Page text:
[imagesource: Facebook / Byron ‘Beez’ Robert Meugens]
Witnessing a meteor shower is pretty special.
I did once, back in the days before camera phones, so I can relate to the sheer joy and wonderment felt by those who witnessed Saturday’s nighttime show across parts of KwaZulu-Natal.
Sightings in Durban and surrounding areas lit up social media with people talking about meteor showers and comets and even Santa arriving early.
There was even a quip about it being “rich politicians escaping SA with the looted money”.
Why would they need to escape? It’s not like there will be legal repercussions for the crime.
Anyway, here’s a snapshot of what was shared:
Did anyone see this flying over Durban in the sky a few minutes ago. Is it an Asteroid, comet or some space debris close to earth? Wow. Traveling super fast! And huge!
Video by my son. pic.twitter.com/GWdBB8uyi1
— Marc Forrest (iguy.eth) (@MarcForrest) December 11, 2021
— Jozifire (@Jozifire) December 12, 2021
Meteor shower like I have never before seen…..amazing..video is only half as good as it was in reality…. pic.twitter.com/31F58qtgpe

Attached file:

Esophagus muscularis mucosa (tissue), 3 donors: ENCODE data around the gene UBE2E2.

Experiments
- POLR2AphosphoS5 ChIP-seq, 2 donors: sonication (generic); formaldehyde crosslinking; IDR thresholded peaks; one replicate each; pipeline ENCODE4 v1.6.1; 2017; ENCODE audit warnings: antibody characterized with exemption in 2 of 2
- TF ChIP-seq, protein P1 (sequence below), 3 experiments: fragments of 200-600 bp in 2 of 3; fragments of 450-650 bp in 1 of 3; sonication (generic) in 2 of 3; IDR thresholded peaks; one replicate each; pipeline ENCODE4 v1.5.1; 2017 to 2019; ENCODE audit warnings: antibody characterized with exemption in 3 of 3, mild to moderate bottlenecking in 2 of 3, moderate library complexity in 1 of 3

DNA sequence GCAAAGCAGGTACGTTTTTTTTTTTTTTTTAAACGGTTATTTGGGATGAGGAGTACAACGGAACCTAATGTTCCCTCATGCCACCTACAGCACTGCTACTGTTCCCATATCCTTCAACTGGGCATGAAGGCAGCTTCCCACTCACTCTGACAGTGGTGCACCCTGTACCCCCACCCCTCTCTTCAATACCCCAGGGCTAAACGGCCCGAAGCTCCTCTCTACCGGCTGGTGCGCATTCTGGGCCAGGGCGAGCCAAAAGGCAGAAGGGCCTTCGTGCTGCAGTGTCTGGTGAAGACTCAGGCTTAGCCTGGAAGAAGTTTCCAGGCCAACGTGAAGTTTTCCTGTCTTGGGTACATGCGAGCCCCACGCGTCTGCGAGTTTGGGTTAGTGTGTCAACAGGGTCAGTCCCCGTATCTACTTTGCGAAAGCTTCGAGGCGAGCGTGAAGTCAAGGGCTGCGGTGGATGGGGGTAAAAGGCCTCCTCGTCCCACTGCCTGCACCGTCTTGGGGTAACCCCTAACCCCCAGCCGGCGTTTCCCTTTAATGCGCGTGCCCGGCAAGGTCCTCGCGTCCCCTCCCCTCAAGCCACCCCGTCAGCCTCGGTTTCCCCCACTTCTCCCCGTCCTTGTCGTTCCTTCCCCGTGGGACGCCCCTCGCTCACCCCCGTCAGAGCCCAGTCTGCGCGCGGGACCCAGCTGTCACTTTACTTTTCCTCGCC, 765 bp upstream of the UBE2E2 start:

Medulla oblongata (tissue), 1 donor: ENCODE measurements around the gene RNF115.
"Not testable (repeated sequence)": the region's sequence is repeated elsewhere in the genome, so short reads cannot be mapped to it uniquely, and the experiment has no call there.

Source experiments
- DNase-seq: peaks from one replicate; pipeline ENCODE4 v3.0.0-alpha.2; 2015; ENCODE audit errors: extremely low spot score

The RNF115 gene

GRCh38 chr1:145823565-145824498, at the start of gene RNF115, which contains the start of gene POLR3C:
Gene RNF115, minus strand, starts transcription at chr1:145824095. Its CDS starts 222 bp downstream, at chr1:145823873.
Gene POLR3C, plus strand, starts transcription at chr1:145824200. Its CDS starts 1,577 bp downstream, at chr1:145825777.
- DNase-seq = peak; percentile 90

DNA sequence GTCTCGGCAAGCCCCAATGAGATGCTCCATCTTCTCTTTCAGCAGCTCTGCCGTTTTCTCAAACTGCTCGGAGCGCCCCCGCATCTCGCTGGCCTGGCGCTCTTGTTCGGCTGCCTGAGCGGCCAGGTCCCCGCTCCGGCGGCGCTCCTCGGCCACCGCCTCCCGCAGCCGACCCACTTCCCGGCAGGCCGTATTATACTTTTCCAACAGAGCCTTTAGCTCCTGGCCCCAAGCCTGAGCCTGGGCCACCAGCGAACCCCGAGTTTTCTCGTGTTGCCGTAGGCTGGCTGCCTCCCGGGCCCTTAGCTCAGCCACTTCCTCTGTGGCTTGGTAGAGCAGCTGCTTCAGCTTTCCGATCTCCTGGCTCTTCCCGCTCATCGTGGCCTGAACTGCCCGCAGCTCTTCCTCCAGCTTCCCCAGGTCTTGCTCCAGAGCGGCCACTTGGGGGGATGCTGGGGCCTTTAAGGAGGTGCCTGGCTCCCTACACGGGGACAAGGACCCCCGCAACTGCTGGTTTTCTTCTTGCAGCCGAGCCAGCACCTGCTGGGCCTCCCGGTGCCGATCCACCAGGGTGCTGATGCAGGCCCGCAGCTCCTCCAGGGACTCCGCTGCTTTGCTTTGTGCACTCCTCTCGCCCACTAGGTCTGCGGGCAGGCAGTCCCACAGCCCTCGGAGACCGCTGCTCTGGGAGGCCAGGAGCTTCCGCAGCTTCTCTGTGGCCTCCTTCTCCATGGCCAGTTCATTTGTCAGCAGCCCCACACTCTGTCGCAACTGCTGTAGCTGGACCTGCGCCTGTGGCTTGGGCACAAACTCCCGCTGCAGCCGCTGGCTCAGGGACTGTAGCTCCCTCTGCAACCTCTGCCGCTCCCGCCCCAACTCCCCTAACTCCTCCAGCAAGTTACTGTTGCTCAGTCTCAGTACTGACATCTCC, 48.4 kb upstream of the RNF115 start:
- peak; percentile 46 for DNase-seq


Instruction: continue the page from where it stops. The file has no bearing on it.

— Stephen Ireland (@StephenIreland4) December 11, 2021
Anyone else see the insane Meteor shower over Durban? Started filming 5sec in so only caught the tail end. 10+ clear fireballs. Never seen anything like this before. KZN, South Africa. #meteorshower pic.twitter.com/m7JEDcFqAx
— Nick Allen (@NicKAllen6) December 11, 2021
The visuals were epic but the actual explanation is a little less otherworldly, reports TimesLIVE:
Tim Cooper, the Astronomical Society of Southern Africa’s meteorite and near space specialist, said the sighting wasn’t a meteorite but merely debris from a rocket.
“Regarding the bright lights seen last night around 8.30pm, this was probably the re-entry of the SL-4 rocket booster from the Roscosmos Soyuz 2.1a rocket which launched the latest cosmonauts to the ISS [International Space Station] on December 11. The lights had nothing to do with a comet, asteroid, meteor stream or the Geminids as posted variously elsewhere.”
One-time eNCA meteorologist and current CNN employee Derek Van Dam had earlier said it might be debris from SpaceX.
Bonus points for the running commentary:
👀 Did you see this? Residents of Kokstad, #SouthAfrica were stunned by a spectacular nighttime show yesterday. This disconcerting display of streaking light was likely @SpaceX Rocket debris burning up upon re-entry into earth’s atmosphere 🎥: Megan Dorning @News24 @eNCA @CNN pic.twitter.com/i6UT5LCbU1
— Derek Van Dam (@VanDamCNN) December 12, 2021
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